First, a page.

(Photo by Flickr user Ryan Hallock, used under a Creative Commons license)
Broadband privacy advocates are scrambling to exert pressure on the U.S. House of Representatives as it reviews a bill that would roll back Obama-era internet privacy protections.
The bill, which passed the Senate last Thursday, would essentially allow internet service providers like Comcast to resell users’ browsing data without their explicit approval, while prohibiting the Federal Communications Commission from approving similar restrictions in the future.
Though the House has not yet scheduled a vote to ratify the legislation, activists like West Philly-based Media Mobilizing Project are already organizing to rally opposition to the bill.
“Comcast is already one of the most profitable companies in the world and now they want to get even richer by selling your precious private data — about you, your health, your children, your work in your community — to advertisers who care far more about profit than you and your wellbeing,” the nonprofit stated in an email sent to supporters on Sunday. Media Mobilizing Project has been involved in many campaigns around the telecom giant, including 2015’s landmark franchise agreement renewal with the City of Philadelphia.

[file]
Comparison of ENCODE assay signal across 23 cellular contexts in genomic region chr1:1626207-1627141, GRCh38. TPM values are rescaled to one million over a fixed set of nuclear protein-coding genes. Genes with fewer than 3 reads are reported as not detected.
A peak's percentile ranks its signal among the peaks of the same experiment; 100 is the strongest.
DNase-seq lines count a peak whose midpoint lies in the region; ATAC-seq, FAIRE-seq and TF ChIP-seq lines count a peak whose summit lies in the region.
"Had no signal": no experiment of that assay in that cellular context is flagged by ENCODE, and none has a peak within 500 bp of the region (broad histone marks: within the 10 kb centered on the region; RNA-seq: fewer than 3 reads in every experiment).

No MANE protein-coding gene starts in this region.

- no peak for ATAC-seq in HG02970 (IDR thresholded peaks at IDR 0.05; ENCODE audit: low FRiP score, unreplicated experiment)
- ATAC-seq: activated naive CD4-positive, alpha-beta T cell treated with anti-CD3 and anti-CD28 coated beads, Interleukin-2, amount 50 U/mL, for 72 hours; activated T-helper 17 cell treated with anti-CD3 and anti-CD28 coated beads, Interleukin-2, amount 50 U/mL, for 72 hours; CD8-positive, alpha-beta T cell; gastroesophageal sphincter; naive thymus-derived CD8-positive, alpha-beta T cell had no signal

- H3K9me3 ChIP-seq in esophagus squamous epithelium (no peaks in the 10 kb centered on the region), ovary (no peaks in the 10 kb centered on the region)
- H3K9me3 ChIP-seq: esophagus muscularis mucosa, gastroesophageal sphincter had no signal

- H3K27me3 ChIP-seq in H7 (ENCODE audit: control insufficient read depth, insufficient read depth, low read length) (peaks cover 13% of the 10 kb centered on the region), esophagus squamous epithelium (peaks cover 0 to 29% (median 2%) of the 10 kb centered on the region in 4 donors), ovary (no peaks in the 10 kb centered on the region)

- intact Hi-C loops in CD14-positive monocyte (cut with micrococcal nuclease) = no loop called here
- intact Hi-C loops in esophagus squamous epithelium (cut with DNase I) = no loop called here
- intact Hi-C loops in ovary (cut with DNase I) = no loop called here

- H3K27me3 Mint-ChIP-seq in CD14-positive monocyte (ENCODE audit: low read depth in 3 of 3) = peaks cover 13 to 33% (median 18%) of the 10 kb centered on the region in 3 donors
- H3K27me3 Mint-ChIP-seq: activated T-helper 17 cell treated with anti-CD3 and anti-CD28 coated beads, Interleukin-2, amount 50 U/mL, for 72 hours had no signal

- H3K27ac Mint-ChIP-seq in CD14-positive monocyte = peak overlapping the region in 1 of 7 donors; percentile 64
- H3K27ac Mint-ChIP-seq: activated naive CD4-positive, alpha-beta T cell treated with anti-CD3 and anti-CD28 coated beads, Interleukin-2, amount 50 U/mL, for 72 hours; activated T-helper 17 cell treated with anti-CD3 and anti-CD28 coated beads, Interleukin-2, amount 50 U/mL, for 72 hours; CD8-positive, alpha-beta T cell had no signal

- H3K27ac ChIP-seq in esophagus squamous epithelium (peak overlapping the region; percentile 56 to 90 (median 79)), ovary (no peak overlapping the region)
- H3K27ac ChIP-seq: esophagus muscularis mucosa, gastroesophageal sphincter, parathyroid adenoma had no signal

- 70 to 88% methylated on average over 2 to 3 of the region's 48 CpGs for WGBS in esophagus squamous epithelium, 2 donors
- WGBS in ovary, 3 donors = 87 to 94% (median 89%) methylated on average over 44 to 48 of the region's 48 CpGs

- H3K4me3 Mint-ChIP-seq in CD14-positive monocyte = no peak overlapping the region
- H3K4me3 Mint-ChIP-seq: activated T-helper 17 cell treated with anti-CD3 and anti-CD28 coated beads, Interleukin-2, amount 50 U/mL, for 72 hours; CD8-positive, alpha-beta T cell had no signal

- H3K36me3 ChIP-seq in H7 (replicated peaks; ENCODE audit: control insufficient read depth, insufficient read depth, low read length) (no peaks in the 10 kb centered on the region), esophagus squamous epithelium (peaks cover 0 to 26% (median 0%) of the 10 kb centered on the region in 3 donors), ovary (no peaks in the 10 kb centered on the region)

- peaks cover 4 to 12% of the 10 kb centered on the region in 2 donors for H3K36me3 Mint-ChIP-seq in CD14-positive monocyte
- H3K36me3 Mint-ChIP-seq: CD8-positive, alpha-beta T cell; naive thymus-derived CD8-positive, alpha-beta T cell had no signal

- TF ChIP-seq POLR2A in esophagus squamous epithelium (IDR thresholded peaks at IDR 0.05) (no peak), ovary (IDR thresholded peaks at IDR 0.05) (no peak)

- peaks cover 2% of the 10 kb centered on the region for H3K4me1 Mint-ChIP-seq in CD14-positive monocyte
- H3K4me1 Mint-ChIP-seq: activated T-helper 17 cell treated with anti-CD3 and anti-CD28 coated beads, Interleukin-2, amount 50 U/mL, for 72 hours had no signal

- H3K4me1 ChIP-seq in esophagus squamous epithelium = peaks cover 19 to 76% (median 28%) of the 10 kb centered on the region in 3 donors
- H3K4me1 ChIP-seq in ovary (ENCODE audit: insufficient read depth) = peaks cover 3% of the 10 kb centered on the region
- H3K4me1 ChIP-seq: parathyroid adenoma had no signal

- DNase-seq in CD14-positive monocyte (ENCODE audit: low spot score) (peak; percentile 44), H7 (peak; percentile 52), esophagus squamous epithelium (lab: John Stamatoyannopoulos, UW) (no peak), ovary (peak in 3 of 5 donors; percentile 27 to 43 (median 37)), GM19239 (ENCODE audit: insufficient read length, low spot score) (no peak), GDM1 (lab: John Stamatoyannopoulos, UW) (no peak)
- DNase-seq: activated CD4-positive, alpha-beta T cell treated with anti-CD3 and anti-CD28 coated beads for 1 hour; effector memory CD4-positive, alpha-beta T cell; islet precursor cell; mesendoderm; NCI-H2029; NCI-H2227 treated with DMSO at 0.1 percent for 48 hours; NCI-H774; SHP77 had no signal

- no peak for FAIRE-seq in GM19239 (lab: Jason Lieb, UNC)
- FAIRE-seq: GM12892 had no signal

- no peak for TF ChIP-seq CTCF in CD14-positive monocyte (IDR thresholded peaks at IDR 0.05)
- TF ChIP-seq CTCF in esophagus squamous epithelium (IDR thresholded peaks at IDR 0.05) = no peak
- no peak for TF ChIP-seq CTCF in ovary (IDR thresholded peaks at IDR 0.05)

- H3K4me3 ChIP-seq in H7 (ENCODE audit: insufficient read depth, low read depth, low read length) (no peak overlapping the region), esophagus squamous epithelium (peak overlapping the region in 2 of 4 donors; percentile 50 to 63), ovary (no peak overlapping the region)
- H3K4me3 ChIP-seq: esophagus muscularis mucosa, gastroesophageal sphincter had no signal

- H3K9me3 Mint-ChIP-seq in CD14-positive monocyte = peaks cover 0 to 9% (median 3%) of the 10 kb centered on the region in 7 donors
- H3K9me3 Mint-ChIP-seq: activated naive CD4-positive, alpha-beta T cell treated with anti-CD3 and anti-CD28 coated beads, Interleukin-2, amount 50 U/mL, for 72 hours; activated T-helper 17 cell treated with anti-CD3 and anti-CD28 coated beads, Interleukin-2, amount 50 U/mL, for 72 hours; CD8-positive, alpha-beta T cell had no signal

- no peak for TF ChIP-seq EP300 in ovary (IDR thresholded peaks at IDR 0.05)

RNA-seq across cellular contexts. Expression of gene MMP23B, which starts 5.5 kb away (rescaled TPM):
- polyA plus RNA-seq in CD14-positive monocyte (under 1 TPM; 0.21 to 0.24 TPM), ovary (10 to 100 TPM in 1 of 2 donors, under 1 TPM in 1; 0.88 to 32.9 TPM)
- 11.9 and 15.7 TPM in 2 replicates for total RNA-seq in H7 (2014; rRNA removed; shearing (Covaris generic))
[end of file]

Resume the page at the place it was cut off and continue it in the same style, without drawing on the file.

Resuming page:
Jennifer Bilotta, Comcast’s VP of Communications, declined to comment on the bill and its future implications for the Philly company.
Neema Singh Guliani, Legislative Counsel to the American Civil Liberties Union, called the passing of the bill in the Senate “extremely disappointing” and said the legislative body was siding with major internet companies in detriment of citizen’s privacy.
“The resolution would undo privacy rules that ensure consumers control how their most sensitive information is used,” said Singh Guliani. “The House must now stop this resolution from moving forward and stand up for our privacy rights.”
The organization, along with nonprofit Free Press and Demand Progress, delivered close to 90,000 petitions to repeal the bill to the office of Senate Majority Leader Mitch McConnell. Regardless, the bill passed.
— Free Press (@freepress) March 22, 2017
Here’s Craig Aaron, CEO of advocacy nonprofit Free Press, railing against the bill.
— Free Press (@freepress) March 27, 2017
As the bill moves to the House of Representatives, nonprofit Color of Change made a tool to let those opposing the bill to reach their Congress reps and ask a “no” vote.-30-
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